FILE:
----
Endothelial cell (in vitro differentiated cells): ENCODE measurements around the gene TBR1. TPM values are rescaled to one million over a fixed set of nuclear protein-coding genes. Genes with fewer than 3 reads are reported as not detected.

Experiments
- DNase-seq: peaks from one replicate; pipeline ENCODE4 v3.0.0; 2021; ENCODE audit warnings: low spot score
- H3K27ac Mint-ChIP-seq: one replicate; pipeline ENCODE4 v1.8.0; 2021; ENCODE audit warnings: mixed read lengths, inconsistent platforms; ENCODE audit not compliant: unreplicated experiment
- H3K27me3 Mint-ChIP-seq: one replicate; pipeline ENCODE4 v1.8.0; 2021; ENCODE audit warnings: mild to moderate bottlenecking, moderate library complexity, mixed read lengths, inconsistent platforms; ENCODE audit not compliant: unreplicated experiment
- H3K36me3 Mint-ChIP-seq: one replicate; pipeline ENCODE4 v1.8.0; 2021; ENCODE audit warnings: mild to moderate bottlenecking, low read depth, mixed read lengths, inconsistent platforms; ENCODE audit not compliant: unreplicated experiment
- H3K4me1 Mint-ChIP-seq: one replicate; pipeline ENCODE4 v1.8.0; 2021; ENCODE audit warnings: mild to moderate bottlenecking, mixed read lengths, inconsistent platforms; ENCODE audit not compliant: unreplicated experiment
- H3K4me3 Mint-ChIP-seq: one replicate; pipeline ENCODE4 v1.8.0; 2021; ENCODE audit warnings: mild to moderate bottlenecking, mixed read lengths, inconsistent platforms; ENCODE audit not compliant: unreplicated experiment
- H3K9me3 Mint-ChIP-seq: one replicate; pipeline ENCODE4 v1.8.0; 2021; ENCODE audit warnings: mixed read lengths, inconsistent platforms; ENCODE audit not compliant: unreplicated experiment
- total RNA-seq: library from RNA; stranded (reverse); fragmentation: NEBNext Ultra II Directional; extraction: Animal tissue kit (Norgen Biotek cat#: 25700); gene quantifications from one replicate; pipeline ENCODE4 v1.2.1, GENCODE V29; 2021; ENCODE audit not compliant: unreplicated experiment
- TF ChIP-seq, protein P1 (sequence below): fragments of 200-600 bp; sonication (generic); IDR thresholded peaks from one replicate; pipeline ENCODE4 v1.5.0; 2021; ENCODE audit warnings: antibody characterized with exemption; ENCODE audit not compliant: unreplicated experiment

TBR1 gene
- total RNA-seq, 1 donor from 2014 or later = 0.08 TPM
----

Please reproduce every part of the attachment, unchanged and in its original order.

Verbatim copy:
Endothelial cell (in vitro differentiated cells): ENCODE measurements around the gene TBR1. TPM values are rescaled to one million over a fixed set of nuclear protein-coding genes. Genes with fewer than 3 reads are reported as not detected.

Experiments
- DNase-seq: peaks from one replicate; pipeline ENCODE4 v3.0.0; 2021; ENCODE audit warnings: low spot score
- H3K27ac Mint-ChIP-seq: one replicate; pipeline ENCODE4 v1.8.0; 2021; ENCODE audit warnings: mixed read lengths, inconsistent platforms; ENCODE audit not compliant: unreplicated experiment
- H3K27me3 Mint-ChIP-seq: one replicate; pipeline ENCODE4 v1.8.0; 2021; ENCODE audit warnings: mild to moderate bottlenecking, moderate library complexity, mixed read lengths, inconsistent platforms; ENCODE audit not compliant: unreplicated experiment
- H3K36me3 Mint-ChIP-seq: one replicate; pipeline ENCODE4 v1.8.0; 2021; ENCODE audit warnings: mild to moderate bottlenecking, low read depth, mixed read lengths, inconsistent platforms; ENCODE audit not compliant: unreplicated experiment
- H3K4me1 Mint-ChIP-seq: one replicate; pipeline ENCODE4 v1.8.0; 2021; ENCODE audit warnings: mild to moderate bottlenecking, mixed read lengths, inconsistent platforms; ENCODE audit not compliant: unreplicated experiment
- H3K4me3 Mint-ChIP-seq: one replicate; pipeline ENCODE4 v1.8.0; 2021; ENCODE audit warnings: mild to moderate bottlenecking, mixed read lengths, inconsistent platforms; ENCODE audit not compliant: unreplicated experiment
- H3K9me3 Mint-ChIP-seq: one replicate; pipeline ENCODE4 v1.8.0; 2021; ENCODE audit warnings: mixed read lengths, inconsistent platforms; ENCODE audit not compliant: unreplicated experiment
- total RNA-seq: library from RNA; stranded (reverse); fragmentation: NEBNext Ultra II Directional; extraction: Animal tissue kit (Norgen Biotek cat#: 25700); gene quantifications from one replicate; pipeline ENCODE4 v1.2.1, GENCODE V29; 2021; ENCODE audit not compliant: unreplicated experiment
- TF ChIP-seq, protein P1 (sequence below): fragments of 200-600 bp; sonication (generic); IDR thresholded peaks from one replicate; pipeline ENCODE4 v1.5.0; 2021; ENCODE audit warnings: antibody characterized with exemption; ENCODE audit not compliant: unreplicated experiment

TBR1 gene
- total RNA-seq, 1 donor from 2014 or later = 0.08 TPM